Ferry-ly We Go Along – Changes in Latitudes

When I was a kid, my Dad would take us for a ride on the Staten Island Ferry.  At 5 cents per passenger, it was a true bargain for a family of six.  We’d ride to Manhattan and turn around and come back.  Sometimes, he’d take the car on the ferry and we’d drive in the City.  Great times!

That was the start of my affection for ferries.  Here are a few others I’ve ridden.

Cape May, NJ – Lewes, DE

The Cape May to Lewes Ferry held 2 attractions for a friend and me – water and crab cakes.  The combo fare for ferry and shuttle service got us close to Lewes’ downtown area.  After dinner, we’d stroll to King’s for homemade ice cream before hopping the shuttle for the “cruise” back to NJ.

Oxford, MD – Bellevue, MD

Started in 1683, the Oxford – Bellevue Ferry is more modest than most carrying just 9 cars.  The pleasant 7 minute ride covers about ¾ of a mile as it crosses the TredAvonRiver on the way to St. Michaels, MD, the “town that fooled the British.”   During the War of 1812, knowing the British were poised to attack, the residents hung lanterns high in the trees.  At night, aiming for the lights, the British gunboats overshot and the town was saved.

Port Kent, NY- Burlington, VT

One of the best ways to start Vermont leaf-peeping is aboard the Port Kent-Burlington Ferry, operating since 1826.  With the Adirondacks to the west and the Green Mountains to the east, this is truly the “scenic route” of the Lake Champlain service.

Hyannis, MA – Nantucket, MA Lawrence

In the 1830s, Nantucket was one of the busiest whaling ports in the world.  Today, she still welcomes travelers arriving by sea, including by ferry.  The Steamship Authority runs service to the island regularly from Hyannis.  Passengers who “walk on” can chose the high speed which takes about 60 minutes.  Those with vehicles or a little more time, might prefer a more leisurely 2 ¼ hour cruise.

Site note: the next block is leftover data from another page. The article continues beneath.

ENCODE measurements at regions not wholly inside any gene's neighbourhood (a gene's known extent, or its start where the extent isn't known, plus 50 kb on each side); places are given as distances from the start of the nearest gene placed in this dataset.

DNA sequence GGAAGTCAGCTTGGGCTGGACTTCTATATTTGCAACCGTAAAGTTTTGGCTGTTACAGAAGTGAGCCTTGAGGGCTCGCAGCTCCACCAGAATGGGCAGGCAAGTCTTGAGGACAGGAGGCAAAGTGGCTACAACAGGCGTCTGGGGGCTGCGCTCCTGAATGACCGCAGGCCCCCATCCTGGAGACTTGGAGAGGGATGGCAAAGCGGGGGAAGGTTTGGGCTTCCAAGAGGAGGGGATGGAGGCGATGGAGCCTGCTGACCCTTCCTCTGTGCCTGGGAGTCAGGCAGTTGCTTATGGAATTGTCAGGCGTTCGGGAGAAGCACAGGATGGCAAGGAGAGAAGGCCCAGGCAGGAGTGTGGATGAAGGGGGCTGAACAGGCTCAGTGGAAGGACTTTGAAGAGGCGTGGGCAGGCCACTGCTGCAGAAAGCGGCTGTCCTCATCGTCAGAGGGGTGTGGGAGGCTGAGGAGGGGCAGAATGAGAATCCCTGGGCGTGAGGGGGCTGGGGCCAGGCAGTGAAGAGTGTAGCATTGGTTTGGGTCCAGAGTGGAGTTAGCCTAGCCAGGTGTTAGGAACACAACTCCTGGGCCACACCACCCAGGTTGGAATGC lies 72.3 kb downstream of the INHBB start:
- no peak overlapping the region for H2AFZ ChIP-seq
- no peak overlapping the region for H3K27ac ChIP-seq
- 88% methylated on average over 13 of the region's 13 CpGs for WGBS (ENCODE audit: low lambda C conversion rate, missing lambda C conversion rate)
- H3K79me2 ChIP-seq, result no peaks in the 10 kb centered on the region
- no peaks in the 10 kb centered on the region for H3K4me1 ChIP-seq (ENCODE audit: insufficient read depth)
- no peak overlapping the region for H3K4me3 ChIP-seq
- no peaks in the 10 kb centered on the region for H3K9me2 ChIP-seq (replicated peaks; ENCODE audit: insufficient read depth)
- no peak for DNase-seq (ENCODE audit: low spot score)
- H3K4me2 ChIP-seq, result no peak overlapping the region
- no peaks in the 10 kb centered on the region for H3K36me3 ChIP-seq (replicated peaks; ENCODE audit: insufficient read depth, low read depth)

Levis, Quebec, Canada to Quebec   City, Quebec, Canada

As the Empress dominates Vancouver, so does her sister hotel the Chateau Frontenac loom high above Quebec City. Travelers crossing the St. Lawrence via ferry at Levis enjoy a 10 minute trip and some spectacular views of this 400 year old city.

Seattle, WA – Victoria, BC, Canada

Reigning over Vancouver Island’s Inner Harbor with grace and majesty, the Empress, a magnificent hotel from another age, awes visitors arriving by ferry from Seattle.  Built in 1809, she has welcomed royalty, rogues, and regular people like my Mother, sister, and me.  After visiting the Royal BC Museum, Parliament, and Butchart Gardens, we indulged in that time honored ritual known as Afternoon Tea.

Tea at the Empress

Tea at the Empress

 

Planes, Ships and Automobiles – Changes in Latitude

My family has taken many vacations over the years, most of which involved long car rides to our destination.  Most of our time was spent reading road maps, sitting in traffic, searching for parking and waiting in rental car lines.  However, one year we decided to try something new.  We sailed on a Disney Cruise and left the ship responsible to take us to our destinations.  We would relax aboard the great big ship and be pedestrians for the week (and shed the pounds we would gain from having access to food 24 hours a day).  We were ready for our relaxing non-transportation vacation, or so I thought.

Photo Credit: disneyparks.disney.go.com

Photo Credit: disneyparks.disney.go.com

On the day of the departure, we loaded into our mini van and drove 90 minutes to the airport in Allentown, Pa.  Soon we were airborne as our plane took off for Orlando, Florida.  And no sooner than when we landed, we were driving along in our rented car to Cape Canaveral to board the ship.

For those keeping track – car, plane, car and ship.

Our first stop on our cruise docked us at Key West,  where we walked, walked and walked.  Day two was spent at sea, so our mode of transportation was a comfortable lounge chair aboard the outdoor deck.  On Day three, we arrived at Grand Cayman where we boarded a smaller boat which delivered us to the pier and waiting taxi that was beach bound.

Who is checking?  Car, plane, car, ship, walk, smaller boat, and taxi.

Our next stop in Cozumel involved taking a shuttle bus to a location where we would swim with dolphins.  What a memory!  As our cruise neared its end, we played on the beaches of Castaway Cay and we kayaked.

In one week we – Car, plane, car, ship, walk, smaller boat,  taxi, shuttle bus, swam and kayaked.

Who ever said cruising was relaxing?

But rest assured, we are planning our next transportation mode rich cruise.

Bon Voyage!

 

The Emerald Isle – Changes In Latitude

Polite and friendly people. Warm and delicious brown bread.  Green for more than the eye can see.  Guinness on tap everywhere and anywhere you go.

Where are we?